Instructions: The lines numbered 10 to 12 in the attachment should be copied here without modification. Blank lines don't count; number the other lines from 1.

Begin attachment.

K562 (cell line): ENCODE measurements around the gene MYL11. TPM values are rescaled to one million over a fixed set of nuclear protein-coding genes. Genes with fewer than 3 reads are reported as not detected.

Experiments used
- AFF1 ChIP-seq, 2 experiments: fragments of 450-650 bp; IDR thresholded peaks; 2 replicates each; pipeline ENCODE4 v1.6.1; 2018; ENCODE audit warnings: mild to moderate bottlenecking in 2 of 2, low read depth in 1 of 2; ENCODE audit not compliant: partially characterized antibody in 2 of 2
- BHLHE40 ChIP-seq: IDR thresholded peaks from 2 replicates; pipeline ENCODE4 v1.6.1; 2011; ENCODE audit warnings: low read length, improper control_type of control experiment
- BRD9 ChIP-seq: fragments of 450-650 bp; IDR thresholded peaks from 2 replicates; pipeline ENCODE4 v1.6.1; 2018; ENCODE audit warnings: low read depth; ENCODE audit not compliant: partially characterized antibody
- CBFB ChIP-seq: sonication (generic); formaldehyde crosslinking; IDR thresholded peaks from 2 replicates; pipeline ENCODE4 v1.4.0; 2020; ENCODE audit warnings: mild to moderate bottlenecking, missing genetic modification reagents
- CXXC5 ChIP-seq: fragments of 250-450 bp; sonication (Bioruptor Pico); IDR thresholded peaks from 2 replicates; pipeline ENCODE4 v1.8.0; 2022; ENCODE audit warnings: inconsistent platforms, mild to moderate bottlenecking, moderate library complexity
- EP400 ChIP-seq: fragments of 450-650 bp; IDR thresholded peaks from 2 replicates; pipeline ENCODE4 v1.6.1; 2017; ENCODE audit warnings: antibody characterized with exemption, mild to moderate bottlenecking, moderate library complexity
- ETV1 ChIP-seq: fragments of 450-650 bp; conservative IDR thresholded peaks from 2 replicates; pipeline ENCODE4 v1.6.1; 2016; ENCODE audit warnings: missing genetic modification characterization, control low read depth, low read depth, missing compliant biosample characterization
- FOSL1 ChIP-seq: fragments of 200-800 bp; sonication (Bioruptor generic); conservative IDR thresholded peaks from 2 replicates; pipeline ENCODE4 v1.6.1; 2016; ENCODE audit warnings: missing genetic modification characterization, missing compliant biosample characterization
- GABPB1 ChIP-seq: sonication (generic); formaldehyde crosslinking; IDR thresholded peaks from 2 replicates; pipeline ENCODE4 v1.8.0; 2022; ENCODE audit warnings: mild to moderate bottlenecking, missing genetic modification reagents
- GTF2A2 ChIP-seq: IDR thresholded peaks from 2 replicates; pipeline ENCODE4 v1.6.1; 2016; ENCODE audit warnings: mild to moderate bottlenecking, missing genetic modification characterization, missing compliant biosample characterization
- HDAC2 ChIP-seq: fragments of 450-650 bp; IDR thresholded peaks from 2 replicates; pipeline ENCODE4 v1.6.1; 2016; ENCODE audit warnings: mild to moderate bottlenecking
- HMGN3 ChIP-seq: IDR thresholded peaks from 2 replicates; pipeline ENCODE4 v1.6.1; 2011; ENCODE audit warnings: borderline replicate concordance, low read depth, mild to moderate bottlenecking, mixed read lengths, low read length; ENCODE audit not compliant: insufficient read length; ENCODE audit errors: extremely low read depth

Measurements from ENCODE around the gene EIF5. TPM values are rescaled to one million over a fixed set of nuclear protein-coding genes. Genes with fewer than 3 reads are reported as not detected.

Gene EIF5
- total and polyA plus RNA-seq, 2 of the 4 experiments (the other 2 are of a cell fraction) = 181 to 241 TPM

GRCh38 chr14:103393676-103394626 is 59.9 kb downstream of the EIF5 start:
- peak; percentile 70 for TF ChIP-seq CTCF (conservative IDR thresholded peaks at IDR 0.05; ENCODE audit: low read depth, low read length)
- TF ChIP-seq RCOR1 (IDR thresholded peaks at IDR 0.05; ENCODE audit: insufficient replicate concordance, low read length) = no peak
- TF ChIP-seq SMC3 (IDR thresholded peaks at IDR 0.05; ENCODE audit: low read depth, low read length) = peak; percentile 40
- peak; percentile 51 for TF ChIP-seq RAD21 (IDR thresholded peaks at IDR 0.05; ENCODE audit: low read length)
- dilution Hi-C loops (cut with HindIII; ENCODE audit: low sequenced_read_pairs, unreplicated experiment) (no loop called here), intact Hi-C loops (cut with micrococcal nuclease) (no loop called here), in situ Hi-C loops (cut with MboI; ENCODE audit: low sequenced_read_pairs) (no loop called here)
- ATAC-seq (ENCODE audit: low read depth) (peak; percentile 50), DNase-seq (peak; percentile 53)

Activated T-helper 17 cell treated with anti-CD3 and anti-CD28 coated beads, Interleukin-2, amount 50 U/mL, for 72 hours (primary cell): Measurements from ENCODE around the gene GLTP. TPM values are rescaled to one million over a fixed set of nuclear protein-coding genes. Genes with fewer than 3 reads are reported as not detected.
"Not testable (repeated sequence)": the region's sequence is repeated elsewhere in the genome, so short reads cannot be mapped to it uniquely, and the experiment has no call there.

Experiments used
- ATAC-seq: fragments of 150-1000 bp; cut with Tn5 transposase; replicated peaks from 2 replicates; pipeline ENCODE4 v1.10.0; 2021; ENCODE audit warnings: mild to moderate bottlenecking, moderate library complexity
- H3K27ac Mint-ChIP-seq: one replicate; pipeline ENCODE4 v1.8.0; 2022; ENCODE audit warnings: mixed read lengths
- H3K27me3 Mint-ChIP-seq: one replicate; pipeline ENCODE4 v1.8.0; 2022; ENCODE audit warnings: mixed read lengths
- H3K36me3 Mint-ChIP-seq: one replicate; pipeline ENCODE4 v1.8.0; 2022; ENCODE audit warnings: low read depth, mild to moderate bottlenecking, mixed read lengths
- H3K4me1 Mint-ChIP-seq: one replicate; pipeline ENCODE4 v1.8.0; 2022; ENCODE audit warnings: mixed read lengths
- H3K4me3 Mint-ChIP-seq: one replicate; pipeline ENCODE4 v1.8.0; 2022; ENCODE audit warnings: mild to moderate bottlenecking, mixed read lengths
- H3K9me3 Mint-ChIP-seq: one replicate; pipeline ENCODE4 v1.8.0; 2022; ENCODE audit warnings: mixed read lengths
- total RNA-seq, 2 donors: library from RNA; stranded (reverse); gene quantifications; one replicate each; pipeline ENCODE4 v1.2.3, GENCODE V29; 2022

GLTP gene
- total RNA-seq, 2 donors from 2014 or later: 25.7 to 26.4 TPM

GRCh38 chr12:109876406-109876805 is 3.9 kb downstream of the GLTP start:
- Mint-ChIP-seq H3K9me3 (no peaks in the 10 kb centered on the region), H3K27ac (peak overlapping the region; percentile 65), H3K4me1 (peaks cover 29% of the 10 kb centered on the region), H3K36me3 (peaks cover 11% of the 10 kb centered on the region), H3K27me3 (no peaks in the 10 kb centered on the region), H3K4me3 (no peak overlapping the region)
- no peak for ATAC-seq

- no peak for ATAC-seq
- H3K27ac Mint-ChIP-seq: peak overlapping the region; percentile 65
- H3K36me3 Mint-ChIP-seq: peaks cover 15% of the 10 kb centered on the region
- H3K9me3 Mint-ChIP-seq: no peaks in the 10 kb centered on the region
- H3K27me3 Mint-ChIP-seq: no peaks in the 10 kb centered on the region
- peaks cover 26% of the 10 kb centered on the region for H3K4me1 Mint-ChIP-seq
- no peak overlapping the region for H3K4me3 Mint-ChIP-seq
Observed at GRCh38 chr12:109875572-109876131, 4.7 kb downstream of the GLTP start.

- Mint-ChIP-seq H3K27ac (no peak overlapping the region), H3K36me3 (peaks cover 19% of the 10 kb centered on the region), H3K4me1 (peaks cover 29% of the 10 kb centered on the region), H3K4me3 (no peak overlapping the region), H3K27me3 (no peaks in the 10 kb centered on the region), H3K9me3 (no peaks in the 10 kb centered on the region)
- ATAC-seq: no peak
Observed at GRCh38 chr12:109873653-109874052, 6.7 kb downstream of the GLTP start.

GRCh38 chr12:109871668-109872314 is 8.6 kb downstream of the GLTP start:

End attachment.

- FOSL1 ChIP-seq: fragments of 200-800 bp; sonication (Bioruptor generic); conservative IDR thresholded peaks from 2 replicates; pipeline ENCODE4 v1.6.1; 2016; ENCODE audit warnings: missing genetic modification characterization, missing compliant biosample characterization
- GABPB1 ChIP-seq: sonication (generic); formaldehyde crosslinking; IDR thresholded peaks from 2 replicates; pipeline ENCODE4 v1.8.0; 2022; ENCODE audit warnings: mild to moderate bottlenecking, missing genetic modification reagents
- GTF2A2 ChIP-seq: IDR thresholded peaks from 2 replicates; pipeline ENCODE4 v1.6.1; 2016; ENCODE audit warnings: mild to moderate bottlenecking, missing genetic modification characterization, missing compliant biosample characterization